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The Tragic Muse

Henry James

Book Overview: 

Art or politics, this is the question Nick Dormer deals with in the course of this novel. Mirian Ruth, an aspiring actress, is the "tragic muse" of the title. Her concerns are a bit different: would proper society accept her as an actress, or would she have to choose between giving up acting and marrying well? A large and interesting cast of secondary characters accompany them along the way, for good or bad. This novel is for lovers of Trollope and Dickins, while James's sharp and keen observations and wit are there at all times. Enjoy a stroll in the park listening to this overlooked masterpiece.

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Book Excerpt: 
. . .isliked her usually found her and sometimes even a little made him believe her. The spirit of mirth in some cold natures manifests itself not altogether happily, their effort of recreation resembles too much the bath of the hippopotamus; but when Mrs. Dallow put her elbows on the table one felt she could be trusted to get them safely off again.

For a family in mourning the dinner was lively; the more so that before it was half over Julia had arranged that her brother, eschewing the inferior spectacle, should take the girls to the Théâtre Français. It was her idea, and Nick had a chance to observe how an idea was apt to be not successfully controverted when it was Julia's. Even the programme appeared to have been prearranged to suit it, just the thing for the cheek of the young person—Il ne Faut Jurer de Rien and Mademoiselle de la Seiglière. Peter was all willingness, but it was Julia who settled it, even to sending for the newspaper—he was by a ra. . . Read More

Community Reviews

Two young men, well-born English cousins, are faced with conflicts between their professional careers and their passion for the arts. One, an ambitious diplomat and amateur connaisseur of the theater, is madly in love with the young muse of the title, whom he has mentored from a gifted nobody into a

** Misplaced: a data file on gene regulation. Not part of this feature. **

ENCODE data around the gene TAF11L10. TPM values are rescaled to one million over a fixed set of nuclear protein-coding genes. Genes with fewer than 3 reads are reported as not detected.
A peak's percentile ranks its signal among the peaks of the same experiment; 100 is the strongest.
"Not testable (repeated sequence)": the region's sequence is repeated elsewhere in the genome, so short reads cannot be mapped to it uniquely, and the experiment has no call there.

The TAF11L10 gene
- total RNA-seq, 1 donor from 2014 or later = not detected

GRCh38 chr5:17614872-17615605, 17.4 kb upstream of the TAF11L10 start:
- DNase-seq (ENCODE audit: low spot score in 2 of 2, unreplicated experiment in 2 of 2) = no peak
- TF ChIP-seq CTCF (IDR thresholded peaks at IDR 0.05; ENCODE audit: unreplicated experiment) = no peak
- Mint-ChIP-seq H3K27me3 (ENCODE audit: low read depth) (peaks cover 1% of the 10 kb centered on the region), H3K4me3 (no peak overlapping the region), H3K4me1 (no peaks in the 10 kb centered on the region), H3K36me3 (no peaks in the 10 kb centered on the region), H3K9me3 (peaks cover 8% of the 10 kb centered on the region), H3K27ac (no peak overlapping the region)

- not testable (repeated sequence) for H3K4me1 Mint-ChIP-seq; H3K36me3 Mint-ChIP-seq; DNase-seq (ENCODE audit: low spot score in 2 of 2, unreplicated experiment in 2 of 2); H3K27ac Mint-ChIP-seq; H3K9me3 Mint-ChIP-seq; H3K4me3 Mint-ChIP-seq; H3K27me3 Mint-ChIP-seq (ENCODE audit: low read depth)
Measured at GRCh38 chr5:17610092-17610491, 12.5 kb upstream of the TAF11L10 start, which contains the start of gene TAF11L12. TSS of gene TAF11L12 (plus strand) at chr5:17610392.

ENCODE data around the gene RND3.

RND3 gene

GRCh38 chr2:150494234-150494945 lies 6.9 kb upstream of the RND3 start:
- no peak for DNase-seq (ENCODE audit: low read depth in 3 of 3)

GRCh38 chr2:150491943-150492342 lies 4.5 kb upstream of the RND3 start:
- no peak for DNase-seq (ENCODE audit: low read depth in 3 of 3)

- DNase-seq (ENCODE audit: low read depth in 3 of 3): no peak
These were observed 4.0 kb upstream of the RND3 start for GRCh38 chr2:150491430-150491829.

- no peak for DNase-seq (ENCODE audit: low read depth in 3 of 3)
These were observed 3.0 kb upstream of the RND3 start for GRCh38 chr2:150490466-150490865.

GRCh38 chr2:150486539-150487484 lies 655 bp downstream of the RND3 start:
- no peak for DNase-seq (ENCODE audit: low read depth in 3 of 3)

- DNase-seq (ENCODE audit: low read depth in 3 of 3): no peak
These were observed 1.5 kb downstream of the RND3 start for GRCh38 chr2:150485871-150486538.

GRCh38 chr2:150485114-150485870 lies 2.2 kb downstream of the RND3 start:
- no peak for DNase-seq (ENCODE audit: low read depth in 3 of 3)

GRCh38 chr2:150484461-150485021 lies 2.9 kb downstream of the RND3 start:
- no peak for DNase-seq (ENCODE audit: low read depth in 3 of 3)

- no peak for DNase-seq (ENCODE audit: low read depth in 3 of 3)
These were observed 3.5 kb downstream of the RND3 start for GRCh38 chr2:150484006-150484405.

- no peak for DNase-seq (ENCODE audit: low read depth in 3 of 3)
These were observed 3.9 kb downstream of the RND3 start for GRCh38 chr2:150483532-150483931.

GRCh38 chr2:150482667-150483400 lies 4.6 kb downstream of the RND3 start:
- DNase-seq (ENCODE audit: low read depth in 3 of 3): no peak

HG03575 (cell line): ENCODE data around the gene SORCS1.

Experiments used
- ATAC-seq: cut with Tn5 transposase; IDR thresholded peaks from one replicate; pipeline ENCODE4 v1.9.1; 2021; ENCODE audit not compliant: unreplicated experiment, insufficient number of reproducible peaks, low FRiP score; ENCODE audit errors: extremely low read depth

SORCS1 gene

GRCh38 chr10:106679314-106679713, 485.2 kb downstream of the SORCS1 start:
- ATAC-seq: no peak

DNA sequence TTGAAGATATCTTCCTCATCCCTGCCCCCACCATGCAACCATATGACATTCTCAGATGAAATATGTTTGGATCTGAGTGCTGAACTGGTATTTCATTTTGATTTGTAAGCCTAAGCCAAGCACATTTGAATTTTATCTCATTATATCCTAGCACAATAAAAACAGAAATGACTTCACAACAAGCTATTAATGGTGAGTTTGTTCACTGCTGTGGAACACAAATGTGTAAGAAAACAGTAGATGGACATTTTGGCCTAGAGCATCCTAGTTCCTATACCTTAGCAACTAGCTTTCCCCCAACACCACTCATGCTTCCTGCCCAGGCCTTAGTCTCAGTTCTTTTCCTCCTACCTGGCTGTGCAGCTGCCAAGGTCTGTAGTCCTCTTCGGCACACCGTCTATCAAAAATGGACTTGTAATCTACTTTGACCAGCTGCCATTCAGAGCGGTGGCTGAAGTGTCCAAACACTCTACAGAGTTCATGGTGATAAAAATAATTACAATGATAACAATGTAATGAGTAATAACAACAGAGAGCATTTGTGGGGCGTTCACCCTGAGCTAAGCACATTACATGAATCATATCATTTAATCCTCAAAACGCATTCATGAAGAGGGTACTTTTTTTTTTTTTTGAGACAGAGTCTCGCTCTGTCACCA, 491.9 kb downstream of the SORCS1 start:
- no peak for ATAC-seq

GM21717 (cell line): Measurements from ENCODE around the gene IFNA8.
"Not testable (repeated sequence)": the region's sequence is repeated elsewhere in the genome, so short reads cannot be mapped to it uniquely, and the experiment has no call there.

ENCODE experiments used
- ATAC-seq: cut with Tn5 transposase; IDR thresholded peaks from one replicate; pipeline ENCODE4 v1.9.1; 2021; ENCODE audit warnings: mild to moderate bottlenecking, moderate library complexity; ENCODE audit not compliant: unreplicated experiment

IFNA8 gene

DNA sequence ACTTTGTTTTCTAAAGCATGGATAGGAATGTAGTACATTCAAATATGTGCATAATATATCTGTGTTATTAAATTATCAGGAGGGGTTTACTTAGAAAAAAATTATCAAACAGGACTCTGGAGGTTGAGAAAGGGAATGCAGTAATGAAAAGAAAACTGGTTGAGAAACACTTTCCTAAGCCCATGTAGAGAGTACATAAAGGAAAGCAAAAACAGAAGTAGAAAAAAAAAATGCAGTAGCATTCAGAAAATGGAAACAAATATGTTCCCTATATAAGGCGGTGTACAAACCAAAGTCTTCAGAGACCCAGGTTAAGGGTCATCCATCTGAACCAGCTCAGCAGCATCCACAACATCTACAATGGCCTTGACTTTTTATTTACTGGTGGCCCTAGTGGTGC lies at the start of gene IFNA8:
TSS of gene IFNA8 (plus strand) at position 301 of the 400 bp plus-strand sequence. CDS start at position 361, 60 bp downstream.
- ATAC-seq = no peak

You know I did read this once but it was in one ear and out the other.

Henry James : Blah blah blah

Me : Yeah sure

I can finally put aside this warm, well-thumbed and softened paperback. I think it is the first social kunstlerroman I've ever read. Joyce's 'Portrait of the Artist as Young Man' and Nabokov's 'The Gift' are anchored in the artist's point of view, and we see the world warping and changing as the art

Art vs public life. As James sides with aestheticism, this book lacks the skeptical irony of his studies of reform (Bostonians) and revolution (Casamassima).

A tale of the theater, and of painting, and of politics, and of art versus love. I've read it four or more times, at least once for the pleasure of it and about three times as I adapted it into an (as yet unused) opera libretto.

Superlative writing, with excellent dramatic scenes. I suspect Powys includes because of the intense discussions of art.

So I'm sitting in the dentist's chair, with a dental dam in my mouth, listening to the dentist and her assistant talk. The assistant says to the dentist "I had the weirdest dream last night, you quit your job to become a painter!" The dentist replies "Well, that wouldn't be a very smart financial mo

Originally serialized in the Atlantic Monthly and subsequently first published as a book in 1890, The Tragic Muse is one of the most highly polished, aesthetically attuned novels ever written, featuring one of the most provocative, aesthetically attuned characters in all of literature – Gabriel Nash

An entertaining read, once you get used to the elliptical language. But the linguistic style soon becomes part of the enjoyment, along with the droll characterizations. The world of politics and respectable society meets that of the arts, via an exemplary actress and an unlikely artist, stirred up b

Despite the title, the Tragic Muse doesn't really have the tragic intensity of James's greatest work. It's basically a comedy. One of his wittiest books. James can be so hilariously bitchy, and the opening sentence is one of the best ever:

"The people of France have made it no secret that those of E

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